Friday, June 24, 2011

Stolen Property and finality of transactions

Book recommendation: A Judge's Guide to Divorce: Uncommon Advice from the Bench
By Yasser Latif Hamdani

New York Court of Appeals has given a landmark judgment by ruling 5-2 that innocent divorcees can keep money that was gathered fraudulently by their spouses.

The judgment came in the case of Stephen Walsh and his wife, Janet Schaberg, who had split up in 2007. The financial regulators found Stephen Walsh and Paul Greenwood guilty of defrauding USD 550 million. A federal judge had frozen 7.6 million USDs of Schaberg's money.

Now why would a Pakistani lawyer like me blog about this judgment. I found this interesting because the New York Court of Appeals has based its judgment on the principle that finality of transactions must be respected. Interestingly in Pakistan there is a presumption - though rebuttable- that if you have acquired stolen property you are criminally liable. In any event stolen property is returned to the original owner our law.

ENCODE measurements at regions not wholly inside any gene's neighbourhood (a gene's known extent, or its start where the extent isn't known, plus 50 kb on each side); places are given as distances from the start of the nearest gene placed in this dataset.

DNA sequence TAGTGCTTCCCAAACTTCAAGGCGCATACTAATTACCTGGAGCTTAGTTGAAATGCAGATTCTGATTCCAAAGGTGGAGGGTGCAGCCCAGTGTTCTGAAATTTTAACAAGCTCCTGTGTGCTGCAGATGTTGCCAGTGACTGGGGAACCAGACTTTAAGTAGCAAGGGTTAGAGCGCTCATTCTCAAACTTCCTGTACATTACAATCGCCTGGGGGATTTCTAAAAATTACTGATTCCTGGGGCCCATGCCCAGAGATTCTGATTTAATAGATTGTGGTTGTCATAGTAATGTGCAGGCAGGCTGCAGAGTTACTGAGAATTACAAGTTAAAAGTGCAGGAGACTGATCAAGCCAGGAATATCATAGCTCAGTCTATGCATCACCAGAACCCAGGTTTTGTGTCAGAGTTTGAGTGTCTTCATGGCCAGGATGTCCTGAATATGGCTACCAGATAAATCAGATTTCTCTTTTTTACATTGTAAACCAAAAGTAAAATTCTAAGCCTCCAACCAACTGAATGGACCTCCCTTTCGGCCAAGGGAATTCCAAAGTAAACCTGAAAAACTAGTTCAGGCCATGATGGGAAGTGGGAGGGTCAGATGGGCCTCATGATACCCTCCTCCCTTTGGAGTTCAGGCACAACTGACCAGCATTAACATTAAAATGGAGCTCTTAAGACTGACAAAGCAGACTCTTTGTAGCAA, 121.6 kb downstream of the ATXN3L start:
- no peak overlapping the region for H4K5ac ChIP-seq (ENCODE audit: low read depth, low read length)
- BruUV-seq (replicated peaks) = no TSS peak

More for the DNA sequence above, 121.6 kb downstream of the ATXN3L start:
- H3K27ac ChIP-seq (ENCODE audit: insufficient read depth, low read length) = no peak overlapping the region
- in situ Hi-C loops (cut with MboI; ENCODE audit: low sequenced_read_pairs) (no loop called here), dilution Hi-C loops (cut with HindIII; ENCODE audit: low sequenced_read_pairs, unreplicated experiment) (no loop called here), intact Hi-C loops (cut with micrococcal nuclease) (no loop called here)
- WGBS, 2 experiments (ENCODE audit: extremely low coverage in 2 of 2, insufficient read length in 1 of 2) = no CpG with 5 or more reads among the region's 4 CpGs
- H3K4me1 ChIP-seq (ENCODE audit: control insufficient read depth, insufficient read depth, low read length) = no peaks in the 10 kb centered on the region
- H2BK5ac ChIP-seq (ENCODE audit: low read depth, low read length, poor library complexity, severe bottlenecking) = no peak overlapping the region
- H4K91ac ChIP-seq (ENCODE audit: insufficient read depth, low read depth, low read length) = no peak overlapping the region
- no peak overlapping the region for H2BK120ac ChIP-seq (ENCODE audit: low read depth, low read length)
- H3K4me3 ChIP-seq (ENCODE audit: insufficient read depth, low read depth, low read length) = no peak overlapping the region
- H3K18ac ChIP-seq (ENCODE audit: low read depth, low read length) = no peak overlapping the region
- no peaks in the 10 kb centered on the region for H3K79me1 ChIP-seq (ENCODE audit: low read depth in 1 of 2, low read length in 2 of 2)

I imagine that the financial regulators will take this judgment to the Supreme Court. This is going to be very interesting.

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